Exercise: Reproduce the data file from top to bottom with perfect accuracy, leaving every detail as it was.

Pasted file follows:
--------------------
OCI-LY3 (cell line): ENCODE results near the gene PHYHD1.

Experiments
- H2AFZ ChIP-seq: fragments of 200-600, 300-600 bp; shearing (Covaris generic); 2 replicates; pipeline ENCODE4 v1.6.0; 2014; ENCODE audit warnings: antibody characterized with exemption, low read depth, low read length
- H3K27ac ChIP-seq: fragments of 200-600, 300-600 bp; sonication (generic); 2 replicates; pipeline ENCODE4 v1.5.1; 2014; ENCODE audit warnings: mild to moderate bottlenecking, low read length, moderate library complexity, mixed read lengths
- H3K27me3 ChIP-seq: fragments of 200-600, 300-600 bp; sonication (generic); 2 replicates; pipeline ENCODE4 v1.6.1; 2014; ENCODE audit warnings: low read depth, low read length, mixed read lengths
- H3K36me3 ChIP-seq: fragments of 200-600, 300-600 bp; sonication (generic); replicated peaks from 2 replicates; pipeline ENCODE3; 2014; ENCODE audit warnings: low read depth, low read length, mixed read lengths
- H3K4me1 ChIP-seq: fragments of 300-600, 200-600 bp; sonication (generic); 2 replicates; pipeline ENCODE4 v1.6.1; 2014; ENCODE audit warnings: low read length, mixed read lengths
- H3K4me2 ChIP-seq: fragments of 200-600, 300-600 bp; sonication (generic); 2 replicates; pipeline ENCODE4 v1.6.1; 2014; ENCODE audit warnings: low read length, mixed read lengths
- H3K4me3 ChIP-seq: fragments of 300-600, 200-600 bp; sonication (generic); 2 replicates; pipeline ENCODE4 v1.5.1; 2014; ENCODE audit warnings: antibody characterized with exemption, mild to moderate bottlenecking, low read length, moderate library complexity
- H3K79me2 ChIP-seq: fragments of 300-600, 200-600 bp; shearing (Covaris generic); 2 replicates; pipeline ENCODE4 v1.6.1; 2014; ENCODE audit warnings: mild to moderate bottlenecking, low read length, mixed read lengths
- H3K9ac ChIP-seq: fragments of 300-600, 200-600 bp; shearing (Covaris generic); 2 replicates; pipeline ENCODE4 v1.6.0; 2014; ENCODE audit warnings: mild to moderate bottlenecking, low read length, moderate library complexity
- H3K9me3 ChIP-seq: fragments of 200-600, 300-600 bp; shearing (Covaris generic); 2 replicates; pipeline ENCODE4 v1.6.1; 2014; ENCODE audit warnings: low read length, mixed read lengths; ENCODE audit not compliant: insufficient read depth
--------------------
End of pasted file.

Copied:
OCI-LY3 (cell line): ENCODE results near the gene PHYHD1.

Experiments
- H2AFZ ChIP-seq: fragments of 200-600, 300-600 bp; shearing (Covaris generic); 2 replicates; pipeline ENCODE4 v1.6.0; 2014; ENCODE audit warnings: antibody characterized with exemption, low read depth, low read length
- H3K27ac ChIP-seq: fragments of 200-600, 300-600 bp; sonication (generic); 2 replicates; pipeline ENCODE4 v1.5.1; 2014; ENCODE audit warnings: mild to moderate bottlenecking, low read length, moderate library complexity, mixed read lengths
- H3K27me3 ChIP-seq: fragments of 200-600, 300-600 bp; sonication (generic); 2 replicates; pipeline ENCODE4 v1.6.1; 2014; ENCODE audit warnings: low read depth, low read length, mixed read lengths
- H3K36me3 ChIP-seq: fragments of 200-600, 300-600 bp; sonication (generic); replicated peaks from 2 replicates; pipeline ENCODE3; 2014; ENCODE audit warnings: low read depth, low read length, mixed read lengths
- H3K4me1 ChIP-seq: fragments of 300-600, 200-600 bp; sonication (generic); 2 replicates; pipeline ENCODE4 v1.6.1; 2014; ENCODE audit warnings: low read length, mixed read lengths
- H3K4me2 ChIP-seq: fragments of 200-600, 300-600 bp; sonication (generic); 2 replicates; pipeline ENCODE4 v1.6.1; 2014; ENCODE audit warnings: low read length, mixed read lengths
- H3K4me3 ChIP-seq: fragments of 300-600, 200-600 bp; sonication (generic); 2 replicates; pipeline ENCODE4 v1.5.1; 2014; ENCODE audit warnings: antibody characterized with exemption, mild to moderate bottlenecking, low read length, moderate library complexity
- H3K79me2 ChIP-seq: fragments of 300-600, 200-600 bp; shearing (Covaris generic); 2 replicates; pipeline ENCODE4 v1.6.1; 2014; ENCODE audit warnings: mild to moderate bottlenecking, low read length, mixed read lengths
- H3K9ac ChIP-seq: fragments of 300-600, 200-600 bp; shearing (Covaris generic); 2 replicates; pipeline ENCODE4 v1.6.0; 2014; ENCODE audit warnings: mild to moderate bottlenecking, low read length, moderate library complexity
- H3K9me3 ChIP-seq: fragments of 200-600, 300-600 bp; shearing (Covaris generic); 2 replicates; pipeline ENCODE4 v1.6.1; 2014; ENCODE audit warnings: low read length, mixed read lengths; ENCODE audit not compliant: insufficient read depth